Postdoctoral Training in Molecular and Cellular Mechanisms of Tumor Development

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Overview of the Program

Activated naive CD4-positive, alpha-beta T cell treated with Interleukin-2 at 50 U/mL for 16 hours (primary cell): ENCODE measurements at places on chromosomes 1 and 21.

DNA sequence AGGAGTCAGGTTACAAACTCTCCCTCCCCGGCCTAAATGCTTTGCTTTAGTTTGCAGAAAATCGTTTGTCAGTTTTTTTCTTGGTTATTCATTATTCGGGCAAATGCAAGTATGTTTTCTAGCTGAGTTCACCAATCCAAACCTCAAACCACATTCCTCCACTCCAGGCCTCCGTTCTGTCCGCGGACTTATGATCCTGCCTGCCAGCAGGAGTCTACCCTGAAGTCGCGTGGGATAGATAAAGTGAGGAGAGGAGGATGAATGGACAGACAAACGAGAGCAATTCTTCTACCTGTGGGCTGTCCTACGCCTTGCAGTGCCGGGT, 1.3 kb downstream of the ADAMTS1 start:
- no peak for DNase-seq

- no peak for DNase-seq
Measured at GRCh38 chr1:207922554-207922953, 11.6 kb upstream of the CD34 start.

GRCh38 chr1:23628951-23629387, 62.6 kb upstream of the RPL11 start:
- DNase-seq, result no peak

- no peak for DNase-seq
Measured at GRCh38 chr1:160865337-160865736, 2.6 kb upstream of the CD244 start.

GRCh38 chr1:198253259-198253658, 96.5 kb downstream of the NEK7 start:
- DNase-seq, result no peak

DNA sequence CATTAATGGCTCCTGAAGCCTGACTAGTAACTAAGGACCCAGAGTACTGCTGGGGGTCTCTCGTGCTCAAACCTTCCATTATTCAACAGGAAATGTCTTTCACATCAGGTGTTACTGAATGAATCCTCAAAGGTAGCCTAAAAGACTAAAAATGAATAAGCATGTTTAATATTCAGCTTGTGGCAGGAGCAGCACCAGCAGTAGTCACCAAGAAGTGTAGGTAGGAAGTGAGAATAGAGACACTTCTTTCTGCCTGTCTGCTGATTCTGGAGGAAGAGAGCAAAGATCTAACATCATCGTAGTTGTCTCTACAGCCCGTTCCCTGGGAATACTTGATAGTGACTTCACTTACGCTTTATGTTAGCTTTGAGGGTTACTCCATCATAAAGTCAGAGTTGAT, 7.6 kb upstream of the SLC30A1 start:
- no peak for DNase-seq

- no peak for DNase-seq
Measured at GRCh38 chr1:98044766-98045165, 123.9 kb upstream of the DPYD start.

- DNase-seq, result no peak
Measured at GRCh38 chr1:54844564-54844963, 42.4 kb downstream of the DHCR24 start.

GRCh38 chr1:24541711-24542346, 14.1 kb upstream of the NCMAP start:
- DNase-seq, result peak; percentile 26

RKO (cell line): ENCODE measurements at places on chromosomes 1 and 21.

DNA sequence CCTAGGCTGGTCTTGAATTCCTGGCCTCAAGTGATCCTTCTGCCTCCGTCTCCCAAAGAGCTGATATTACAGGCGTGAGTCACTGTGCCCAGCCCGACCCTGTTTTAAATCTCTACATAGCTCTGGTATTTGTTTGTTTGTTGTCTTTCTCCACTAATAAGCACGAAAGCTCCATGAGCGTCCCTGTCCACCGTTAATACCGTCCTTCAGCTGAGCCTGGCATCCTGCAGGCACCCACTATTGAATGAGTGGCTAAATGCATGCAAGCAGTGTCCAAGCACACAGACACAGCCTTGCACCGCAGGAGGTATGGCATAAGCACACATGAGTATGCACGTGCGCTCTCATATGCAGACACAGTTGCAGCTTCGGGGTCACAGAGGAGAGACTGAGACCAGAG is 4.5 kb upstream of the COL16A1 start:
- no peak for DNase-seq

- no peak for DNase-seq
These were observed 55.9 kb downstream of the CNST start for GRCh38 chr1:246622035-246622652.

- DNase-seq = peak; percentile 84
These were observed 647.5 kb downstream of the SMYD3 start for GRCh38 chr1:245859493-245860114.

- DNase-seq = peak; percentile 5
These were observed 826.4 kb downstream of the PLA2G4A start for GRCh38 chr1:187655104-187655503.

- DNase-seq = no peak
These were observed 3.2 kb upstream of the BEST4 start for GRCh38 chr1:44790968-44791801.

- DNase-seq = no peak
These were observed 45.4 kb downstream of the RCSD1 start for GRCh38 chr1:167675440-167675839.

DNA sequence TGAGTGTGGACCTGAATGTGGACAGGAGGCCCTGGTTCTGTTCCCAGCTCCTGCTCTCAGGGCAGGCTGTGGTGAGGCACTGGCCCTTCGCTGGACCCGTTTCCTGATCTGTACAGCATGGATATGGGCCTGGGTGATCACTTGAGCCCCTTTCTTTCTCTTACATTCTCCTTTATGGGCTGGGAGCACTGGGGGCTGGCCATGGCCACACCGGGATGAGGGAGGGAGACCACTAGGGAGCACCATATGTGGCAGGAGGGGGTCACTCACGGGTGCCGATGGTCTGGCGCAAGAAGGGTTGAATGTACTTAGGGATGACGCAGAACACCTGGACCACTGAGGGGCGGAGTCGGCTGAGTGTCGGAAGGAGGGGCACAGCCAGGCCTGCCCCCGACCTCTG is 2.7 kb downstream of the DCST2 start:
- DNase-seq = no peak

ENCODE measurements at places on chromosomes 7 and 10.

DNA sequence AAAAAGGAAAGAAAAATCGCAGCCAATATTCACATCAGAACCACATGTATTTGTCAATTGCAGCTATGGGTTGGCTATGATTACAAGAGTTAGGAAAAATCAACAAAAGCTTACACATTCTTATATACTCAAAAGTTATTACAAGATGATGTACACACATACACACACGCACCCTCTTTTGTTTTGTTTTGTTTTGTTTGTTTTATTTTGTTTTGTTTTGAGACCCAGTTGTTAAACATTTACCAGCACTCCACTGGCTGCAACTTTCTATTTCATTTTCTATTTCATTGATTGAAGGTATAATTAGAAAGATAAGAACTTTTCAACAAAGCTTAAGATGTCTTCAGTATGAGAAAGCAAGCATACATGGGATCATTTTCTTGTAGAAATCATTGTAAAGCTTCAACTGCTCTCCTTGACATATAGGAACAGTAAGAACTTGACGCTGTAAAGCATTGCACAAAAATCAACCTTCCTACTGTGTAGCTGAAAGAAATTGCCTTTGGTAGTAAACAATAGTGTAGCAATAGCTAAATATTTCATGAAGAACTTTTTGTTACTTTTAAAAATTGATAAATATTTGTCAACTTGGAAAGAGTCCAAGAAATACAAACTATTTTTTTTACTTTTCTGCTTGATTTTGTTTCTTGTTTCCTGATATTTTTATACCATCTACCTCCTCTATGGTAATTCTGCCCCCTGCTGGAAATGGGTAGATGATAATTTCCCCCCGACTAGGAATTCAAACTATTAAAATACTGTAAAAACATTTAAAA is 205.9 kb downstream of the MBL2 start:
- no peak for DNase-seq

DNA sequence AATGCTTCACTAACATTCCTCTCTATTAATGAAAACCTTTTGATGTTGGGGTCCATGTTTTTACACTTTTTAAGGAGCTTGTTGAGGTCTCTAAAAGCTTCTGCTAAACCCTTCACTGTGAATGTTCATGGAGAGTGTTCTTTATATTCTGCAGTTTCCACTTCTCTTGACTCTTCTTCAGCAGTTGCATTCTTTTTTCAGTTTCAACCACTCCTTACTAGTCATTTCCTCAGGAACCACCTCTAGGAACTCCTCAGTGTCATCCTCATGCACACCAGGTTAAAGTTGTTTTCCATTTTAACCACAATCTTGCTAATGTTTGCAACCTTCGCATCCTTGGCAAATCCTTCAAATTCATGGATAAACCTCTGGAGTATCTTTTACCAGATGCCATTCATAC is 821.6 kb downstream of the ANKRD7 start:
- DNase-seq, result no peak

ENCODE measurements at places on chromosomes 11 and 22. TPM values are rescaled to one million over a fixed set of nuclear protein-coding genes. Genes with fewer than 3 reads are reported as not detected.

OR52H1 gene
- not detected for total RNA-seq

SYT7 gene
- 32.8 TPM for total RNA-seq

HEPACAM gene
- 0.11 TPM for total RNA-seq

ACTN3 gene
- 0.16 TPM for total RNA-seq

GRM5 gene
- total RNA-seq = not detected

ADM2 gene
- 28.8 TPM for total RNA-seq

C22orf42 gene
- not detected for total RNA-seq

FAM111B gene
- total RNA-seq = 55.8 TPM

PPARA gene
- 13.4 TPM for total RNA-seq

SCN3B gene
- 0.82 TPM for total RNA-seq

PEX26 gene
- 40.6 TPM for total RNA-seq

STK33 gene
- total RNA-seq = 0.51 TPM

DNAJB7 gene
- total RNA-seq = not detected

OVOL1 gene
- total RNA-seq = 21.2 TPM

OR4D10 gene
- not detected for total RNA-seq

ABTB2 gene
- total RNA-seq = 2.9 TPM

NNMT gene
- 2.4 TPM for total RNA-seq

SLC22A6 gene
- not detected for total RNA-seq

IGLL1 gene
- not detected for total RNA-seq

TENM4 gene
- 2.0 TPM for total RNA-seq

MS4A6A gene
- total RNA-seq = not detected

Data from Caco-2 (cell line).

This program aims to draw together the expertise of a select group of outstanding basic cancer researcher mentors at the University of Wisconsin, with local opportunities for exposure to translational medicine, to create and formalize a program for postdoctoral training in basic cancer research. The McArdle Laboratory for Cancer Research has a long and remarkable history for innovation and discovery in cancer biology, and is an appropriate academic and administrative home for a training program. The UW Carbone Cancer Center (UWCCC) was one of the first NCI-designated Comprehensive Cancer Centers and has received continuous CCSG support for the past 40 years. Together, they constitute an unparalleled training environment, with a reputation for commitment to the education of young scientists. The trainer group (26 scientists from 13 departments) is outstanding; these faculty members have trained 65 academic professors, 50 professional scientists, 39 pharmaceutical industry scientists, a journal editor and 19 clinical scientists. They have excellent funding track records (this group is supported by $14m total, and $8m dedicated cancer research funding this year). The research focus of this group is diverse, though they share a cancer emphasis. Model systems include breast, prostate, skin, head and neck, colorectal, liver and hematopoietic tumors, and their topics include genetic susceptibility, signaling pathways, the role of metabolism, tumor microenvironment, epigenetic effects, collaborating genetic factors, immune regulation, DNA damage, and the development of microfluidic technologies that enable breakthroughs of culture technique and circulating cell capture. The program is led by Dr. Alexander (a breast cancer researcher, a former Era of Hope Scholar in the DOD Breast Cancer Research Program), with the assistance of Dr. Shigeki Miyamoto. Oversight is shared between members of a Program Committee, drawn together to represent viewpoints from basic, clinical and translational faculty members. The goal of this new Training Program is three-fold, 1) to provide more rigorous support of postdoctoral candidates during key phases of their career development, 2) to promote recruiting activities that focus on minority and underserved communities, and 3) to use the mentoring committee and other shared training responsibilities to catalyze discussion and scientific interaction between the research and clinical faculties. The scientific benefits of participation in the training program extends not only to the trainees funded by the training grant, but also to the other postdoctoral and predoctoral trainees within the participating laboratories, generating added value for this training program plan. In summary, this program will be unique on this campus for providing programmatic support for outstanding young scientists training in cancer biology, and for facilitating the translational goals of the Federal Cancer Research program, by engaging these trainees with the clinical faculty.